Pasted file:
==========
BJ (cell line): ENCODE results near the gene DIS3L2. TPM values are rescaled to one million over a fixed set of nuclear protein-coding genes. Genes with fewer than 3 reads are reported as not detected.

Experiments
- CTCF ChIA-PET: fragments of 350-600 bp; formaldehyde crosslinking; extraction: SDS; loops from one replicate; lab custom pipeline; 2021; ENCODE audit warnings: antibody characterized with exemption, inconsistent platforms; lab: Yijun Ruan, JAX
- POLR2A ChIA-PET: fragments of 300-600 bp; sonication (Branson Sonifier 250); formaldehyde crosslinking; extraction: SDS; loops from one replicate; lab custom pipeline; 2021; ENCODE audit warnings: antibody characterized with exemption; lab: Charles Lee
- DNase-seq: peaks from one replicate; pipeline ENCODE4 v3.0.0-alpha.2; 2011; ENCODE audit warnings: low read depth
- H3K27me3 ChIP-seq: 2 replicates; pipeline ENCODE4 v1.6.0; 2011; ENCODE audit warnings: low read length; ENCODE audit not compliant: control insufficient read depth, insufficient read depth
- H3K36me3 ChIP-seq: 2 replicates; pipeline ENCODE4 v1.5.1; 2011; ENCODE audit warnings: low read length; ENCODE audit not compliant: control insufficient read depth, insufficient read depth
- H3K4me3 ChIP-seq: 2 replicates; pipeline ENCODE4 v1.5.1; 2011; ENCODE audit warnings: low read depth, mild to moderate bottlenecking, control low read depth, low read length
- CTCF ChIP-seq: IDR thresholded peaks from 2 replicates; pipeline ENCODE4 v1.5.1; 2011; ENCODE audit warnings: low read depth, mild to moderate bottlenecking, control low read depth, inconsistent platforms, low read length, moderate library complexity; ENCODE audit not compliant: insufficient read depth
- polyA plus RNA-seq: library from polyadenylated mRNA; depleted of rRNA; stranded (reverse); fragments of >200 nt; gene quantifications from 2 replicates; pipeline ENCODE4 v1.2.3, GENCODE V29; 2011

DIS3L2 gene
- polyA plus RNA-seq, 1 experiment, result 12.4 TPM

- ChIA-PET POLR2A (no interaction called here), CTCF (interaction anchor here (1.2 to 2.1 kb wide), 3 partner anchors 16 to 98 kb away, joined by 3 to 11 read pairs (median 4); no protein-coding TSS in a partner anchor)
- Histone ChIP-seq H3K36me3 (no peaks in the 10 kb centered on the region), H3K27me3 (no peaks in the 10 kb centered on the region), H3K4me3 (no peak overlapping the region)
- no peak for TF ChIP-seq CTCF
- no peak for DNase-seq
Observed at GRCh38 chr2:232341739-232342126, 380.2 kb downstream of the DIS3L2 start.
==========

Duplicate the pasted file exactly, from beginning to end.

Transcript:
BJ (cell line): ENCODE results near the gene DIS3L2. TPM values are rescaled to one million over a fixed set of nuclear protein-coding genes. Genes with fewer than 3 reads are reported as not detected.

Experiments
- CTCF ChIA-PET: fragments of 350-600 bp; formaldehyde crosslinking; extraction: SDS; loops from one replicate; lab custom pipeline; 2021; ENCODE audit warnings: antibody characterized with exemption, inconsistent platforms; lab: Yijun Ruan, JAX
- POLR2A ChIA-PET: fragments of 300-600 bp; sonication (Branson Sonifier 250); formaldehyde crosslinking; extraction: SDS; loops from one replicate; lab custom pipeline; 2021; ENCODE audit warnings: antibody characterized with exemption; lab: Charles Lee
- DNase-seq: peaks from one replicate; pipeline ENCODE4 v3.0.0-alpha.2; 2011; ENCODE audit warnings: low read depth
- H3K27me3 ChIP-seq: 2 replicates; pipeline ENCODE4 v1.6.0; 2011; ENCODE audit warnings: low read length; ENCODE audit not compliant: control insufficient read depth, insufficient read depth
- H3K36me3 ChIP-seq: 2 replicates; pipeline ENCODE4 v1.5.1; 2011; ENCODE audit warnings: low read length; ENCODE audit not compliant: control insufficient read depth, insufficient read depth
- H3K4me3 ChIP-seq: 2 replicates; pipeline ENCODE4 v1.5.1; 2011; ENCODE audit warnings: low read depth, mild to moderate bottlenecking, control low read depth, low read length
- CTCF ChIP-seq: IDR thresholded peaks from 2 replicates; pipeline ENCODE4 v1.5.1; 2011; ENCODE audit warnings: low read depth, mild to moderate bottlenecking, control low read depth, inconsistent platforms, low read length, moderate library complexity; ENCODE audit not compliant: insufficient read depth
- polyA plus RNA-seq: library from polyadenylated mRNA; depleted of rRNA; stranded (reverse); fragments of >200 nt; gene quantifications from 2 replicates; pipeline ENCODE4 v1.2.3, GENCODE V29; 2011

DIS3L2 gene
- polyA plus RNA-seq, 1 experiment, result 12.4 TPM

- ChIA-PET POLR2A (no interaction called here), CTCF (interaction anchor here (1.2 to 2.1 kb wide), 3 partner anchors 16 to 98 kb away, joined by 3 to 11 read pairs (median 4); no protein-coding TSS in a partner anchor)
- Histone ChIP-seq H3K36me3 (no peaks in the 10 kb centered on the region), H3K27me3 (no peaks in the 10 kb centered on the region), H3K4me3 (no peak overlapping the region)
- no peak for TF ChIP-seq CTCF
- no peak for DNase-seq
Observed at GRCh38 chr2:232341739-232342126, 380.2 kb downstream of the DIS3L2 start.